Department of Justice (DOJ) officials said Monday they are studying their options following a late Friday federal court ruling against most of President Donald Trump’s recent move to start draining the deepest part of the Washington, D.C., swamp.
“We are disappointed in the ruling and are considering the appropriate next steps to ensure the president is able to fulfill his constitutional duties, run an effective and efficient government, and protect taxpayers from waste and abuse.” Department of Justice (DOJ) spokesman Andy Reuss told LifeZette.
Reuss declined to say whether DOJ will appeal the ruling issued late Friday by Judge Ketanji Brown Jackson of the U.S. District Court for the District of Columbia. Jackson’s lengthy decision upending two key provisions  in Trump’s May 25 Executive Order (EO) is a huge blow to his attempt to enact tougher management controls of the 2.1 million-strong career civil service government workforce.
Jackson was appointed in 2012 by former President Barack Obama.
Trump’s EO would make it easier for federal managers to fire incompetent employees and curtail the ability of federal employee union leaders to work on union business during official business hours while drawing their regular civil service salary and benefits , a privilege known as “Official Time .”
The order also encouraged federal agency managers to renegotiate agreements with the unions. The unions are now allowed to negotiate with the government on pay and benefits, but are free to bargain collectively on all other working conditions.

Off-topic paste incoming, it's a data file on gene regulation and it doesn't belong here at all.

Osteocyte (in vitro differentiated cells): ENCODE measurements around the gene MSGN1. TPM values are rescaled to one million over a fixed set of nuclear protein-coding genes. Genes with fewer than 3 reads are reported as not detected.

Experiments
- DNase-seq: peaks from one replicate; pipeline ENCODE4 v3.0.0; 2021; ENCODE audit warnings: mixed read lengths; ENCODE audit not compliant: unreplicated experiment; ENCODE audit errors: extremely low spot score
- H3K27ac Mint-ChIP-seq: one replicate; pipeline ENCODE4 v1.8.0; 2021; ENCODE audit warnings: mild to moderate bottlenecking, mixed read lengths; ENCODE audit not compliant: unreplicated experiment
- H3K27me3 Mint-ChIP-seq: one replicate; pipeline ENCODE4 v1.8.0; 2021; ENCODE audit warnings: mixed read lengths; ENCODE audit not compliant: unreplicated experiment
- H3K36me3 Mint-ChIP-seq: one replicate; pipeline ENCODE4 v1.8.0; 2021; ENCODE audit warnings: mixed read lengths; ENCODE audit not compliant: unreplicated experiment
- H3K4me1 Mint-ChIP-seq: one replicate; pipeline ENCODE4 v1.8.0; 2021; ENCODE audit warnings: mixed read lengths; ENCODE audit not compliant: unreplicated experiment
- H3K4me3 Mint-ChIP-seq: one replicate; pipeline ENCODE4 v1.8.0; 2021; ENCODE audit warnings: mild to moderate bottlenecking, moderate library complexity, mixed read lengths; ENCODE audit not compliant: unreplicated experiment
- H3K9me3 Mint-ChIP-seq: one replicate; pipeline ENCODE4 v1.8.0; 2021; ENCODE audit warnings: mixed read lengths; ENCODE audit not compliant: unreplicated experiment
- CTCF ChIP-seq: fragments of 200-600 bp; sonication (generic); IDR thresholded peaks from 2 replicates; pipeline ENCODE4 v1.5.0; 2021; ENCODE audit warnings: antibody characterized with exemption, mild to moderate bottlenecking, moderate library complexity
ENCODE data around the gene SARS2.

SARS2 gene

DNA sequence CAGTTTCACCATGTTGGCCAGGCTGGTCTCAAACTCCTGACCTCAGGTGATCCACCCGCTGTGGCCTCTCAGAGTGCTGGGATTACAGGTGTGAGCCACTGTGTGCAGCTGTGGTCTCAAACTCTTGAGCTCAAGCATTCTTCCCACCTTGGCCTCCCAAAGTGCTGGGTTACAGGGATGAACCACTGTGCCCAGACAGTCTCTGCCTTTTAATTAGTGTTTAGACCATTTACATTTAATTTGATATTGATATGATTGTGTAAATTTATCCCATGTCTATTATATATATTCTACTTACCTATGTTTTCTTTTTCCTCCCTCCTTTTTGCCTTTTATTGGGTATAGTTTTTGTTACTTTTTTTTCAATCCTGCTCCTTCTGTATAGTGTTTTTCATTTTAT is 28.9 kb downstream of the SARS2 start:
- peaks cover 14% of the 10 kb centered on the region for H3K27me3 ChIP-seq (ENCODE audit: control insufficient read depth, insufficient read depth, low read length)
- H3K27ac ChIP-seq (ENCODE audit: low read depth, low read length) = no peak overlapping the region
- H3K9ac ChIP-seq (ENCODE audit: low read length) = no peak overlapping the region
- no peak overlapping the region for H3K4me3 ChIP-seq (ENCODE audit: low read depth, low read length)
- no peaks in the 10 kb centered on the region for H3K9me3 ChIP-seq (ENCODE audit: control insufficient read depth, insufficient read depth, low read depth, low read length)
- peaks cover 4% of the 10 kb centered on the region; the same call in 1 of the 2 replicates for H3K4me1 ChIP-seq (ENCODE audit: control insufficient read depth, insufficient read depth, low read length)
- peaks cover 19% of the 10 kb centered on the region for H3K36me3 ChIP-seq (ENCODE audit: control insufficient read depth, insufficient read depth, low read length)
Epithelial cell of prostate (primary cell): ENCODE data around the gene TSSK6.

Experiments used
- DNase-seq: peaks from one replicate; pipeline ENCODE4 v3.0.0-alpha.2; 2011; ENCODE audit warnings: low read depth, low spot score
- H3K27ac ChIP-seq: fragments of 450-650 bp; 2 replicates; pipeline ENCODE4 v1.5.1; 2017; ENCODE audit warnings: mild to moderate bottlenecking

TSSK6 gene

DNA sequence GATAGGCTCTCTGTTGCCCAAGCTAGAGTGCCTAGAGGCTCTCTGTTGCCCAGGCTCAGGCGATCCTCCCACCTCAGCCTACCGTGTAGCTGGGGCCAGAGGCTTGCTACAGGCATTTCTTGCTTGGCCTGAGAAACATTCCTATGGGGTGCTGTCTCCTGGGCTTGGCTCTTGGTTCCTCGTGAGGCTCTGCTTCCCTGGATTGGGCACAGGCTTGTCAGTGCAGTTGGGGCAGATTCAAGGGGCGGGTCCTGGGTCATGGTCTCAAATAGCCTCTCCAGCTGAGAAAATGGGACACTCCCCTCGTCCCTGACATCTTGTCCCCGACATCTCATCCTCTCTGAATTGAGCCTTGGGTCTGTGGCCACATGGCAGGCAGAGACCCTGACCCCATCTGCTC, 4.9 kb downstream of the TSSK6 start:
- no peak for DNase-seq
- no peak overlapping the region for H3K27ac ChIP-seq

Career federal workers are paid on average 80 percent more in salary and benefits than private sector employees, according to a study by the Cato Institute’s Chris Edwards .
“Since the 1990s, federal workers have enjoyed faster compensation growth than private sector workers. In 2016 federal workers earned 80 percent more, on average, than private sector workers,” he said.
And federal workers earned 42 percent more, on average, than state and local government workers. The federal government has become an elite island of secure and high-paid employment, separated from the ocean of average Americans competing in the economy,” according to Edwards, writing on Cato’s “Downsizing the Federal Government” website.
Jackson’s decision upended an executive order that made it easier  to fire poorly performing workers through a streamlined review process and canceled restrictions on the time it takes  to negotiate a collective bargaining agreement and requiring written communications during negotiations.
The American Federation of Government Employees (AFGE),which filed two lawsuits  against Trump’s EO, was quick to declare Jackson’s decision a victory.
“President Trump’s illegal action was a direct assault on the legal rights  and protections that Congress specifically guaranteed to the public sector employees across this country who keep our federal government running every single day,” AFGE President J. David Cox Sr. said in a statement on Saturday.
“We are heartened by the judge’s ruling and by the huge outpouring of support shown to federal workers by lawmakers from both parties, fellow union workers, and compassionate citizens across the country,” Cox said.
Cox’s union is the largest of the federal workers’ organizations, but the AFGE suits were joined by the National Federation of Federal Employees (NFFE), the National Treasury Employees Union (NTEU), and the American Federation of State, County and Municipal Employees (AFSCME).